Shake the gin with the lemon and sugar syrup and pour into a tumbler or large cocktail glass filled with crushed ice. Afterwards, drizzle in the crème de mute before garnishing with fresh berries of your choice as well as lemon zest. We recommend either blackberries or blueberries for the best results.
9. Gin Old-Fashioned Recipe
Although it sounds like an old twist on a classic, the gin old-fashion has been among us for centuries. It’s also very easy to produce with the right ingredients:
- 2 Parts Gin
- 2 Dashes Bitters
- Teaspoon Sugar
- Teaspoon Water
First, add the sugar followed by the bitters and the water. Mix the ingredients well until the sugar has dissolved before adding the gin. Stir well and then add some ice cubes. Leave it to sit and the contents to cool before taking your first sip.
Finally, we suggest Peychaud’s bitters over Angostura, which is usually found in a typical Old Fashion. Given that it’s sweeter and not as bitter, Peychaud offers an altogether different experience.
10. Corpse Reviver N°2
An excellent cocktail that uses absinthe to great effect, the Corpse Reviver N°2 is making a comeback thanks to the relaxed legislation.
- Dash Absinthe Verte
- 2 Parts Blanc Quinquina
- 2 Parts Curaçao or Triple Sec
- Lemon Juice
First, add a dash of absinthe to a cocktail glass and swirl it around until it leaves a coating. Afterwards, shake equal parts triple sec or curaçao such as Cointreau with a blanc quinquina, and lemon juice. Then, simply strain it over ice and serve.
Traditionally, the Corpse Reviver N°2 as served with Kina Lillet. However, since this has essentially ceased to exist, we recommend other real quinquina in this guide.
How To Properly Serve & Drink Gin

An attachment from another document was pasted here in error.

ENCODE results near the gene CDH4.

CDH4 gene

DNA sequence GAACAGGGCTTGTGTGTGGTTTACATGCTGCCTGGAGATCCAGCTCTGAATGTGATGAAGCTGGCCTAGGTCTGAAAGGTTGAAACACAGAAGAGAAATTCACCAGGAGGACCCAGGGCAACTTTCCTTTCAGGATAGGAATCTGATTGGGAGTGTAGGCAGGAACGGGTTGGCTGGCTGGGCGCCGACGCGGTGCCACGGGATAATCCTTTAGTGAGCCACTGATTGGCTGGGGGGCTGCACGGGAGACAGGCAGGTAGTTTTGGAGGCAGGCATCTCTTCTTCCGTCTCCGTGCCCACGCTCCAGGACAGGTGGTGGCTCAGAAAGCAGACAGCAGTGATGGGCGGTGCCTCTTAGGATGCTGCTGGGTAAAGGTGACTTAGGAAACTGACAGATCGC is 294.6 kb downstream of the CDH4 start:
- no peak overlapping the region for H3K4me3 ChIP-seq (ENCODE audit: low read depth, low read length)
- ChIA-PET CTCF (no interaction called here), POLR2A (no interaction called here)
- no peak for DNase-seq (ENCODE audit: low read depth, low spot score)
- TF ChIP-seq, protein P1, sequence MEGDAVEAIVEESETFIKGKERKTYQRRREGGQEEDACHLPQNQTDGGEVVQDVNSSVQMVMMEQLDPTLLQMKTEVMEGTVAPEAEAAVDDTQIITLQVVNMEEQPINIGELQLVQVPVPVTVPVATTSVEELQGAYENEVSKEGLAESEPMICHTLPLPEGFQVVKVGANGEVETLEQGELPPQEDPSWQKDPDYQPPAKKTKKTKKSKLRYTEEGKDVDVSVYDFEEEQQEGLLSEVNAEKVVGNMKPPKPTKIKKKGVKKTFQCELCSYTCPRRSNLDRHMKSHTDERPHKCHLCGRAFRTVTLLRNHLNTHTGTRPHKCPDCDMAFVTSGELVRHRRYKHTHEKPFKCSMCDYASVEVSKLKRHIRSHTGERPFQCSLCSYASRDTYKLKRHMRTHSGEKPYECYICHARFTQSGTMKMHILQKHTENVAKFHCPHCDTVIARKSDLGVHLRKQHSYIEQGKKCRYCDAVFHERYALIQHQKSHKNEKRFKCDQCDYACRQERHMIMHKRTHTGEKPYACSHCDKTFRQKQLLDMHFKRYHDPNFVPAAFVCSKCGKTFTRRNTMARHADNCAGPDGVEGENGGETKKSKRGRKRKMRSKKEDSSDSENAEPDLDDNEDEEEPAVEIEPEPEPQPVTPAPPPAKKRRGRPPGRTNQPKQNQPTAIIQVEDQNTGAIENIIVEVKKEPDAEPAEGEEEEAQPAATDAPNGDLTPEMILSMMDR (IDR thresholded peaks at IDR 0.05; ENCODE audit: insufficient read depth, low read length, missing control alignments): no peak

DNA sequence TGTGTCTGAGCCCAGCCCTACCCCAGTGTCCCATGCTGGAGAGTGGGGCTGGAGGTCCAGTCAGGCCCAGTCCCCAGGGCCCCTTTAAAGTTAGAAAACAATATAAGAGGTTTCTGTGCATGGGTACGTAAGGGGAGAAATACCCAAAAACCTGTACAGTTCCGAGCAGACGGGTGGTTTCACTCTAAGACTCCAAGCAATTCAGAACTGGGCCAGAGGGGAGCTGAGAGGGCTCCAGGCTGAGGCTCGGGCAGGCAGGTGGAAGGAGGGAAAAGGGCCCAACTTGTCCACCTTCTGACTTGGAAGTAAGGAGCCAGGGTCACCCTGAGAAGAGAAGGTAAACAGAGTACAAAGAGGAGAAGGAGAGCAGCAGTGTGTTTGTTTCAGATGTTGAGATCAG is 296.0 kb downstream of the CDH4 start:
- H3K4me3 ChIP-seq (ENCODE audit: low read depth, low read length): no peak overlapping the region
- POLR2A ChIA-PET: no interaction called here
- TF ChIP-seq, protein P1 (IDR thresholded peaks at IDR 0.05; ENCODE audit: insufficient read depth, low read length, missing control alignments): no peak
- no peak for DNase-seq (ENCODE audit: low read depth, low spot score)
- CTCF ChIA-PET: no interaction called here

Firstly, we often highlight in most of our spirit and whisky tasting guides that there’s no wrong or right way to enjoy your favourite libations. In fact, we would encourage you to experiment and try new ways of experiencing any type of beverage.
As far as gin is concerned, it was rarely sampled neat until recently. However, this is starting to change thanks to some of the complex contemporary gins that are currently being released. For instance, barrel-aged gin can be enjoy much like a whisky or rum.
Indeed, neat gin can be tasted at different temperatures in order to explore both its characteristics. At lower temperatures, the texture becomes quite unctuous. Meanwhile, warmer gin will reveal its more subtle aromas.
Otherwise, gin has traditionally been a celebrated base for many cocktails. In order for the gin to express its personality, it can be mixed with a neutral spirit like vermouth.
However, gin is incredibly versatile and can be mixed with a great variety of accompanying sodas and spirits as well as herbs and spices. In fact, we’ve already noted how some cocktails are actually designed for specific varieties or brands of gin.
Given the countless variety of gins with their own unique identities, they offer a plethora of cocktail opportunities. When ordering or mixing your own, you can enjoy finding ways to complement or contrast their flavours.
You can achieve this either with accompanying spirits, sodas, and cordials as well as an assortment of herbs, spices, and fruit.
Now that you have read about the best gin cocktails, why don’t you check out some of our related spirit guides?